"From the rational point of view, what new factor has H.'s death introduced into the problem of the universe? What grounds has it given me for doubting all that I believe? I knew already that these things, and worse, happened daily. I would have said that I had taken them into account. I had been warned - I had warned myself - not to reckon on worldly happiness. We were even promised sufferings. They were part of the programme. We were even told, 'Blessed are they that mourn,' and I accepted it. I've got nothing that I hadn't bargained for. Of course it is different when the thing happens to oneself, not to others, and in reality, not in imagination. Yes; but should it, for a sane man, make quite such a difference as this? No. And it wouldn't for a man whose faith had been real faith and whose concern for other people's sorrows had been real concern. The case is too plain. If my house has collapsed at one blow, that is because it was a house of cards. The faith which 'took thse things into account' was not faith but imagination. (p. 36-37)"

    "What is grief compared with physical pain? Whatever fools may say, the body can suffer twenty times more than the mind. (p. 40)"

    "The more we believe that God hurts only to heal, the less we can believe that there is any use in begging for tenderness. A cruel man might be bribed - might grow tired of his vile sport - might have a temporary fit of mercy, as alcoholics have fits of sobriety. But suppose that what you are up against is a surgeon whose intentions are wholly good. The kinder and more conscientious he is, the more inexorably he will go on cutting. If he yielded to your entreaties, if he stopped before the operation was complete, all the pain up to that point would have been useless. But is it credible that such extremities of torture should be necessary for us? Well, take your choice. The tortures occur. If they are unnecessary, then there is no God or a bad one. If there is a good God, then these tortures are necessary. For no even moderately good Being could possibly inflict or permit them if they weren't. (p. 43)"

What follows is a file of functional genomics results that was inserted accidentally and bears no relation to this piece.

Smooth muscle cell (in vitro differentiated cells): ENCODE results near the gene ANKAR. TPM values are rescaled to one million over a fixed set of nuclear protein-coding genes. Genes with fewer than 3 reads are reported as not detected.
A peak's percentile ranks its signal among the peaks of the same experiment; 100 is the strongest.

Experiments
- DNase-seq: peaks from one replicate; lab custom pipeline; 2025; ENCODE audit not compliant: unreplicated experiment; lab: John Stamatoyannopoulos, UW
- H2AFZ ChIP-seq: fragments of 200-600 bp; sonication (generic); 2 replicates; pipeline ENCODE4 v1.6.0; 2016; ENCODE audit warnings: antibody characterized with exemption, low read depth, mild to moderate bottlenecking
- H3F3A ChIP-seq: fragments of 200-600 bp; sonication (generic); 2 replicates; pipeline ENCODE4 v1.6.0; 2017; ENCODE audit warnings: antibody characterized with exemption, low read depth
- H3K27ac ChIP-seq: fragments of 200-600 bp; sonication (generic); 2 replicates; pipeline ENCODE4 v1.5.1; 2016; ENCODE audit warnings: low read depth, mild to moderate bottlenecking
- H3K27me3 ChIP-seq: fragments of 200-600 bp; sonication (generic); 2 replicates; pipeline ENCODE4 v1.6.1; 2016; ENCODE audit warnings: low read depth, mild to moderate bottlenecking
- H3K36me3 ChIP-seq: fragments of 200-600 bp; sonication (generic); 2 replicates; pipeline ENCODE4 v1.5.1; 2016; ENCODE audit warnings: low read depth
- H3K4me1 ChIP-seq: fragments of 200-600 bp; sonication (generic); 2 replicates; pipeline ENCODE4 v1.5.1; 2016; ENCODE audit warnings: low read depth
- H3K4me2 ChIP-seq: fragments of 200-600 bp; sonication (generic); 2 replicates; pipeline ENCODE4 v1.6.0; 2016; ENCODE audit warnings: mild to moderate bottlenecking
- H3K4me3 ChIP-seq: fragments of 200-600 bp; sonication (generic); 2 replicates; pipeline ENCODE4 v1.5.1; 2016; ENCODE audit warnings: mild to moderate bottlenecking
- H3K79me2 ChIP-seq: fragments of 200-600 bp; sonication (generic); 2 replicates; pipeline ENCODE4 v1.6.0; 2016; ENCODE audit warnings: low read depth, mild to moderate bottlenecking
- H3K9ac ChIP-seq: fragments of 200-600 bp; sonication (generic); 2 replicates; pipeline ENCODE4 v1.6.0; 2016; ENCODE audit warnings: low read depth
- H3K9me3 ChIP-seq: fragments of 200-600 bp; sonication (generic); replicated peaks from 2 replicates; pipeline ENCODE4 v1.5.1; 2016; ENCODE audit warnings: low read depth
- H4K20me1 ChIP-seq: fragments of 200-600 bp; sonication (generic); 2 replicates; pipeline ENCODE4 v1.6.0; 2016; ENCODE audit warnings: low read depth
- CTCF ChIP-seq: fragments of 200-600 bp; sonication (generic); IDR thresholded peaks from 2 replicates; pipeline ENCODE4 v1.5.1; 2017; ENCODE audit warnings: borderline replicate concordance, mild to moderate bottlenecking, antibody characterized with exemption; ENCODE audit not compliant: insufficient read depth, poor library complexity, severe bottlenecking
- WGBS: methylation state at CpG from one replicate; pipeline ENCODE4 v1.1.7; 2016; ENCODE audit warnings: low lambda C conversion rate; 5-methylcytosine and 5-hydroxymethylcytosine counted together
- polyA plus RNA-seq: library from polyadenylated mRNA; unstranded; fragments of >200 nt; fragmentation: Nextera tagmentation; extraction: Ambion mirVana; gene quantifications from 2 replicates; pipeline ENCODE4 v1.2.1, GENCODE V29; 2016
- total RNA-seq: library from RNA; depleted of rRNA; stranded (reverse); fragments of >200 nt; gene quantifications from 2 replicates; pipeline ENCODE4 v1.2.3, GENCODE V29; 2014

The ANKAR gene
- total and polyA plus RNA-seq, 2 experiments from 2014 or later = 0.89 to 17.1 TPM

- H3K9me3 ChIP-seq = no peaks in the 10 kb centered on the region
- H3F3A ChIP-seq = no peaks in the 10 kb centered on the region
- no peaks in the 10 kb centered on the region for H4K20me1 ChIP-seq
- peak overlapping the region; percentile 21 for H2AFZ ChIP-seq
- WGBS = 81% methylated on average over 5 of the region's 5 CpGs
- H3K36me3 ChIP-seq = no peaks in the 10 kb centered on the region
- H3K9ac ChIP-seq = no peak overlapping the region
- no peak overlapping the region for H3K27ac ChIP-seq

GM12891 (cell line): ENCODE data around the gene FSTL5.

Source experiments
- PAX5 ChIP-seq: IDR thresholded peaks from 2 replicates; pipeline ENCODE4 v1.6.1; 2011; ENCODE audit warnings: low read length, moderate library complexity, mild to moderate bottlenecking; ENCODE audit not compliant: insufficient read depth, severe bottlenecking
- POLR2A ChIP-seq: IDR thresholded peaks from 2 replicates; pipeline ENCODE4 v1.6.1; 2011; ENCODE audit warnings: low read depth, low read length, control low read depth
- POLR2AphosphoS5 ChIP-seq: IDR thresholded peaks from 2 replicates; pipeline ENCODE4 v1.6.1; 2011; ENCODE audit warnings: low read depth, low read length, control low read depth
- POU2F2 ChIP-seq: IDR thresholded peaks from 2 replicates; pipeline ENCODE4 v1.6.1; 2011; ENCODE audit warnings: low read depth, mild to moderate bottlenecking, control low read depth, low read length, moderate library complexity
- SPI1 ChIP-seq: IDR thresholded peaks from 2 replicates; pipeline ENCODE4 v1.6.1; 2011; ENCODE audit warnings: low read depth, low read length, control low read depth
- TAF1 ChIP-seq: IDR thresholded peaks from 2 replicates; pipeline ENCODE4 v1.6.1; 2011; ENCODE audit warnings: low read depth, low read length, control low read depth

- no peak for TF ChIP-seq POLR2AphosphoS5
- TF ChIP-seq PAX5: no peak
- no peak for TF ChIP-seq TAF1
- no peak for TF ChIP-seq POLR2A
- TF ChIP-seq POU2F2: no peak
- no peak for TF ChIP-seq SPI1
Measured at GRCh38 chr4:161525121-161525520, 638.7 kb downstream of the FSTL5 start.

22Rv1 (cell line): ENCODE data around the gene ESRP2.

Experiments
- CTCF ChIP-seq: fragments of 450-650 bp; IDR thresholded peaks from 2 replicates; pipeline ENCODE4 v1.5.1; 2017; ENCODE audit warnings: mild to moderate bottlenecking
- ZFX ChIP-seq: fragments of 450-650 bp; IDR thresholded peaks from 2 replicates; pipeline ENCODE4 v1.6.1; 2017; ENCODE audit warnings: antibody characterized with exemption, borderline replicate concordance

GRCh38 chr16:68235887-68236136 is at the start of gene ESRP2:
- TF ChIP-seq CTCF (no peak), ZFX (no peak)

"What do people mean when they say, 'I am not afraid of God because I know He is good'? Have they never been to a dentist? (p. 43)"

    Discussing the feeling he has that in his deepest sorrow God does not seem to be present, Lewis says this, "The time when there is nothing at all in your soul except a cry for help may be just the time when God can't give it: you are like a drowing man who can't be helped because he clutches and grabs. Perhaps your own reiterated cries deafen you to the voice you hoped to hear. (p. 46)"

    "God has not been trying an experiment on my faith or love in order to find out their quality. He knew it already. It was I who didn't. In this trial He makes us occupy the dock, the witness box, and the bench all at once. He always knew that my temple was a house of cards. His only way of making me realize the fact was to knock it down. (p. 52)"